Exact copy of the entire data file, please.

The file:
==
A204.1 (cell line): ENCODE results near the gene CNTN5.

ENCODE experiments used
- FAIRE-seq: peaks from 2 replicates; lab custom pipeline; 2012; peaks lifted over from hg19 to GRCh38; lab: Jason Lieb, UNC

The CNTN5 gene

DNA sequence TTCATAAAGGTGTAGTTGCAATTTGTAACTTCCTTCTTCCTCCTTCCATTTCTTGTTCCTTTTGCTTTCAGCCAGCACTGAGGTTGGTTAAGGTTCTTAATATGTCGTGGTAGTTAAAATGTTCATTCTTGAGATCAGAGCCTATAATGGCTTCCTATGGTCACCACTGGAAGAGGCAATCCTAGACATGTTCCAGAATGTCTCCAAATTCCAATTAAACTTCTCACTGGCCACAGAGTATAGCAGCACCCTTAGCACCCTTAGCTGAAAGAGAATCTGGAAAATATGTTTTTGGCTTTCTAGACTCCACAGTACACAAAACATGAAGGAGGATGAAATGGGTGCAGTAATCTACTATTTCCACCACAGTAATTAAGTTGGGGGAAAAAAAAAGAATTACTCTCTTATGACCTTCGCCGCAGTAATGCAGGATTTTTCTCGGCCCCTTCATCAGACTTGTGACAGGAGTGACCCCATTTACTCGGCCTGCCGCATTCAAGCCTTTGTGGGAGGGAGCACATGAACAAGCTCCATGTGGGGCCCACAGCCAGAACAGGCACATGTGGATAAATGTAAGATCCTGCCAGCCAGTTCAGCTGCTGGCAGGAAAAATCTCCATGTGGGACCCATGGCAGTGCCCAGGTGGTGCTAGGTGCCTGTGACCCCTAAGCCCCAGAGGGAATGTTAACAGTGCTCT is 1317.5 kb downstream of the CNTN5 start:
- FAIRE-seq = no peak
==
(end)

A204.1 (cell line): ENCODE results near the gene CNTN5.

ENCODE experiments used
- FAIRE-seq: peaks from 2 replicates; lab custom pipeline; 2012; peaks lifted over from hg19 to GRCh38; lab: Jason Lieb, UNC

The CNTN5 gene

DNA sequence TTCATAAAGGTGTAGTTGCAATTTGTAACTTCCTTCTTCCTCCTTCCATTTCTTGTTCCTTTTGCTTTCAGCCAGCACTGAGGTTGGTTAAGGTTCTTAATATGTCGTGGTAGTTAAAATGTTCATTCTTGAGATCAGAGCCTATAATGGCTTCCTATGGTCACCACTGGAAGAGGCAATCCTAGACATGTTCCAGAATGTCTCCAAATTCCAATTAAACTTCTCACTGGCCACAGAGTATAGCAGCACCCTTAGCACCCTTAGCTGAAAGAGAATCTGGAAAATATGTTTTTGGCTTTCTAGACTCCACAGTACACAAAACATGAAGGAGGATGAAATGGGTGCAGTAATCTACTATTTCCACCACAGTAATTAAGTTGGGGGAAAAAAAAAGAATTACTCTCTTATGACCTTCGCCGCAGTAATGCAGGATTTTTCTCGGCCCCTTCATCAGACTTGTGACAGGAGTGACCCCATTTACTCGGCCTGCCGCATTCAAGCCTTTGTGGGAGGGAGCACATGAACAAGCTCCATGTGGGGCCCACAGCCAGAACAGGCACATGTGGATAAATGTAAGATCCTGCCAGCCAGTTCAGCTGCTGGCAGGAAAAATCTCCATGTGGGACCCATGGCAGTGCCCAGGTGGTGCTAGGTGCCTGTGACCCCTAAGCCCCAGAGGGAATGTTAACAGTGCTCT is 1317.5 kb downstream of the CNTN5 start:
- FAIRE-seq = no peak